“It’s ironic; the best things in life are,” Hempen said on a phone call. “It can only be perfectly balanced if you’re there for the right reasons and have a relationship with God. Otherwise, it turns into a ‘look how flashy I am, or look like I am holy.”

Hempen, Skinner, and Darrow all got to know the veil by seeing it practiced or hearing about it from friends. Their introduction through word of mouth appears to be fairly typical, as the world of Catholic headscarves has yet to generate the level of online community and press that other religious fashion groups like Muslims wearing the hijab or the Jews observing the “tzniuts” have.

Some Catholics in large coastal cities like New York City, where churches tend to be more liberal in both their theology and politics, might never even see the veil that is becoming more and more common in the Midwest. Grace Carney, a public school women’s clothing designer who grew up in the Catholic Church in Minnesota and now attends Queen of All Saints in Fort Greene, confirms the idea that the practice varies by region.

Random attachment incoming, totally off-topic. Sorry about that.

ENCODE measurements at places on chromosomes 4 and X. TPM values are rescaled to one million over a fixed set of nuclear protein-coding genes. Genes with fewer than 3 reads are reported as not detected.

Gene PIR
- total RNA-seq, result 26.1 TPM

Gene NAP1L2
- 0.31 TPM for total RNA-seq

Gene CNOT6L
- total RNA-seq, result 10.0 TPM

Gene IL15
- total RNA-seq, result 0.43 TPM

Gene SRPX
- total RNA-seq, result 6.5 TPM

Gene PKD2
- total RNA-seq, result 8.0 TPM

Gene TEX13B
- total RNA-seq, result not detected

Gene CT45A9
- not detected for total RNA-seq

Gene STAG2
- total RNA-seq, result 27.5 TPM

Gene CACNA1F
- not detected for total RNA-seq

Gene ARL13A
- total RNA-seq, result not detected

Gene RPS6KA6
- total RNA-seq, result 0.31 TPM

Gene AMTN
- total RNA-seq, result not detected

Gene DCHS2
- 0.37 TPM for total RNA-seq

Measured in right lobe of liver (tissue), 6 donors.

“I haven’t seen any [veils] here in New York, really, “she says via text. But in the church she grew up in, Carney notes,” there was always a group of homeschooled kids and they wore them. “

To prove that the sailboat community is growing and active outside of cities like New York, there is no need to look any further than Veils by Lily. The family-owned retailer founded by Lily Wilson in 2010 has more than 17,000 likes on Facebook and an engaged customer base who not only buy products, but also regularly share the retailer’s posts and send photos and thank-you letters. Since its founding, Veils by Lily has grown from a home schooling project for a mother to a full time job for the founder and 11 employees. Soon Wilson will be opening a brick-and-mortar retail space, which she says will be the first store in America to focus on chapel veils.